Browsing by Subject "conflict - ethnic groups"

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  • Moliis, Jani (2004)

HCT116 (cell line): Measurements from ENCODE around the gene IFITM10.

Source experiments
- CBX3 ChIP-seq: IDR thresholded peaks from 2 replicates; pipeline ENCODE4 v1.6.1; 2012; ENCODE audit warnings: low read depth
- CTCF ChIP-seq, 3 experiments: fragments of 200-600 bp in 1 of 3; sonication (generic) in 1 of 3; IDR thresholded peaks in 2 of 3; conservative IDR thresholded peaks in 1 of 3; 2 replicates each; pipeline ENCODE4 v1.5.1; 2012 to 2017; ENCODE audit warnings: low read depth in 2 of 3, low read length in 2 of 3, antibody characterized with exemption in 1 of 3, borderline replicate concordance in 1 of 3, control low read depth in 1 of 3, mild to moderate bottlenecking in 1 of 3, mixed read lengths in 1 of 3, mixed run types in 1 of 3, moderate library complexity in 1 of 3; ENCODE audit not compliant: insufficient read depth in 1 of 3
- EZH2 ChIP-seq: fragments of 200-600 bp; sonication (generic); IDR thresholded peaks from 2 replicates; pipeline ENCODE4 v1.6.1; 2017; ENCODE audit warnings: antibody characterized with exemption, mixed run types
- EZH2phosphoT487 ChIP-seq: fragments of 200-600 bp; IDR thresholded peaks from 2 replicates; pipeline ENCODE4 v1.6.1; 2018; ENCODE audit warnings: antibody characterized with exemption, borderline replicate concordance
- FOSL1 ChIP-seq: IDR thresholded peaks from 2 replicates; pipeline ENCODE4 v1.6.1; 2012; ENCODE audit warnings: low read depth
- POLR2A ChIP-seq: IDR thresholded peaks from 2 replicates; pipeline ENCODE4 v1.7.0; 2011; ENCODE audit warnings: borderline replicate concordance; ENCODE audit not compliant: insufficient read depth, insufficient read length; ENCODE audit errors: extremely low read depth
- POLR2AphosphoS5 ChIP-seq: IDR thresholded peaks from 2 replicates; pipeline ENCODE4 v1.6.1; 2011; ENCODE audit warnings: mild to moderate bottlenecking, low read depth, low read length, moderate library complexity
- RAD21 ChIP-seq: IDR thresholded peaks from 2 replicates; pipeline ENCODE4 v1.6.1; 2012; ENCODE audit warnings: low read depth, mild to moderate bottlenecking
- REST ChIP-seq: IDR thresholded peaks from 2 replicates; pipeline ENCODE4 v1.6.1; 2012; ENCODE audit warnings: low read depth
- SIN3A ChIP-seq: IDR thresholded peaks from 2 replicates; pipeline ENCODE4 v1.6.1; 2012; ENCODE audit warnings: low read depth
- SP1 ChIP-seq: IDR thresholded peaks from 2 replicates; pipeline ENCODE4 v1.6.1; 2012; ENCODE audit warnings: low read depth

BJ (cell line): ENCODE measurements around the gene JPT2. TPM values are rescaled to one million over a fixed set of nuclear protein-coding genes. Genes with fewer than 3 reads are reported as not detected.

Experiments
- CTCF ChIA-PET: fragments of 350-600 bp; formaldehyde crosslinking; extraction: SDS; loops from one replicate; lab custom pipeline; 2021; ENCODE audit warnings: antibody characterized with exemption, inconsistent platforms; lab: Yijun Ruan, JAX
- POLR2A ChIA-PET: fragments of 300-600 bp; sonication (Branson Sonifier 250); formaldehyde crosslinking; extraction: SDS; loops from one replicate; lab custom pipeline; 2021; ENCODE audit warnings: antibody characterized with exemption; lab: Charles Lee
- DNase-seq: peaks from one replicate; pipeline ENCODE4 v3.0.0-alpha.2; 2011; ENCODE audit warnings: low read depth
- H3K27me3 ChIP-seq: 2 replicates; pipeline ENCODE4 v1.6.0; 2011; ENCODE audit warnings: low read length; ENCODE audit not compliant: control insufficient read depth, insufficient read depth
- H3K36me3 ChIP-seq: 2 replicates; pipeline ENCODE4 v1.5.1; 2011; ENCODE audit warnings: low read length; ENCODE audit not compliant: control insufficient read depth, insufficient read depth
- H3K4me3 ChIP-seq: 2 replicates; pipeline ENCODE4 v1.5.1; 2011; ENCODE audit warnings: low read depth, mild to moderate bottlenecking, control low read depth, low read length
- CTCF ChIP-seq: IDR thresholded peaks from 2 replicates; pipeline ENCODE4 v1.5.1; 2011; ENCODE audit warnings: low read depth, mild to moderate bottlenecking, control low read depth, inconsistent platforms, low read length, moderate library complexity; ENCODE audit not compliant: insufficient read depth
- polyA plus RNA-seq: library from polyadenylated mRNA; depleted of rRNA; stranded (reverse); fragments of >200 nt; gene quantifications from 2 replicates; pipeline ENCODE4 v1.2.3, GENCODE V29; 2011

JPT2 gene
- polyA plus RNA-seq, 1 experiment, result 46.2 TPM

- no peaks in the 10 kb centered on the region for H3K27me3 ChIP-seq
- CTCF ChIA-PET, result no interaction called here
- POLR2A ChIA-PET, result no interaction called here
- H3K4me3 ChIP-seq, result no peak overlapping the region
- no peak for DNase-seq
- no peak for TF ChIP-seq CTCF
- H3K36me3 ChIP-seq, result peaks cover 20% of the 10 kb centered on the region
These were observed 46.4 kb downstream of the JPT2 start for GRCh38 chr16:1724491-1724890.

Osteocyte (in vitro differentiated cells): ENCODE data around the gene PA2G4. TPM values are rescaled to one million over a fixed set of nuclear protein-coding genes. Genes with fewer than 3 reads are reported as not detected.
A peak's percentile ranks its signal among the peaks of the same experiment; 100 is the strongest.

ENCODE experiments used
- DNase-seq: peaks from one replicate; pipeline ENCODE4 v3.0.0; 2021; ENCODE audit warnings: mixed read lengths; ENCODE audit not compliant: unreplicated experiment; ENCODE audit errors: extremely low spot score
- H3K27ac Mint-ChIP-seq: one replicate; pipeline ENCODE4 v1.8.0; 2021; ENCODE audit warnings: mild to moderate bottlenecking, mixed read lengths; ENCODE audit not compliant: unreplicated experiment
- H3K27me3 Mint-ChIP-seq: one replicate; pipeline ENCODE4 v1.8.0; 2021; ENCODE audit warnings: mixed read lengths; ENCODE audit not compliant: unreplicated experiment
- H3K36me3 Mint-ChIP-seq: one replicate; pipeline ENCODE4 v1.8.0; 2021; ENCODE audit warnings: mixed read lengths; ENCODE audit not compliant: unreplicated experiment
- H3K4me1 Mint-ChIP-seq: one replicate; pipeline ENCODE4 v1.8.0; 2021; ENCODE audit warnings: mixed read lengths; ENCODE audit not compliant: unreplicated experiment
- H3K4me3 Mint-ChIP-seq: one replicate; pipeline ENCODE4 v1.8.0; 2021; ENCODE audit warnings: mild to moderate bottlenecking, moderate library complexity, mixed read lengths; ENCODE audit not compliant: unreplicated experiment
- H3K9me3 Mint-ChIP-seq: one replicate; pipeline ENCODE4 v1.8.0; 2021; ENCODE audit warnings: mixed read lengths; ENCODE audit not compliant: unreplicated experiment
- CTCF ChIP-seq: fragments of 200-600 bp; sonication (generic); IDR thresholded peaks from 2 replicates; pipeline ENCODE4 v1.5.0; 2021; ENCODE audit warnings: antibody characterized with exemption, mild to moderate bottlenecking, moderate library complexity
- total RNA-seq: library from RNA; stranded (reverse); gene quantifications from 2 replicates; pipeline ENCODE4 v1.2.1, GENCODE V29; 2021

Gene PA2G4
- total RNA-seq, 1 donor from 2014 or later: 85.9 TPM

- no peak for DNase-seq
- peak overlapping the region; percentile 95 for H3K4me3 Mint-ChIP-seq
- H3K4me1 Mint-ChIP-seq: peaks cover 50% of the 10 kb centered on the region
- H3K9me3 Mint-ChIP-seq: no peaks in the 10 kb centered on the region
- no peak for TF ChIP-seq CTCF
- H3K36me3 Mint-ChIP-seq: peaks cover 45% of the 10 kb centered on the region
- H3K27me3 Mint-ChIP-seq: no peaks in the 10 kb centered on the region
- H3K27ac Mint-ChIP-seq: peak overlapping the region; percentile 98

The thesis examines the impact Soviet nationality policy had in the outburst of ethnic conflict in Georgia. The relations of five different minority groups (Abkhazians, Ossetians, Ajarians, Armenians and Azeris) with the central state are examined and analyzed with the purpose of coming to an understanding of how Soviet-era policies have affected the current state of those relations. The discrepancy between nationalism and communism is also presented. The development of socialist thinking on nationalism is examined in order to comprehend how Soviet nationality policy was developed. Although Lenin’s ideas were not the only socialist theories on nationality questions, they became the foundation of all future Soviet nationality policy. Being contradictory in themselves, Lenin’s theories proved to be a poor basis for policy, removing any coherence from Soviet nationality policy. Later Soviet leaders were free to pursue any kind of policy at all and still claim to be following in Lenin’s footsteps. With the collapse of the Soviet Union, Abkhazians and Ossetians took to arms and fought violent wars with the Georgian central state. In Ajaria, local leadership turned the region into a personal dictatorship, which Tbilisi has no practical control over. Only Armenians and Azeris have remained pacific for the time being and it is shown in the thesis that this is partially because of Soviet non-involvement. The effects of Soviet nationality policy are divided into four categories: tying of nationality to territory, articulating ethnic differences, creation of a hierarchical system between different ethnic groups and granting of autonomy. The three first mechanisms of involvement are used to examine the effects of Soviet nationality policy on each of the five ethnic groups. The main empirical sources of the thesis are Ronald Suny’s The Making of the Georgian Nation and Svante E. Cornell’s works on the Caucasus. Some interviews were also done in Georgia. Methodologically the thesis is a case-study with controlled comparison of five cases within Georgia. Theory is derived from Michael E. Brown’s work on ethnic conflicts and from several works on communism and nationalism, e.g. Jeremy Smith, Richard Pipes and Hélène Carrère d’Encausse.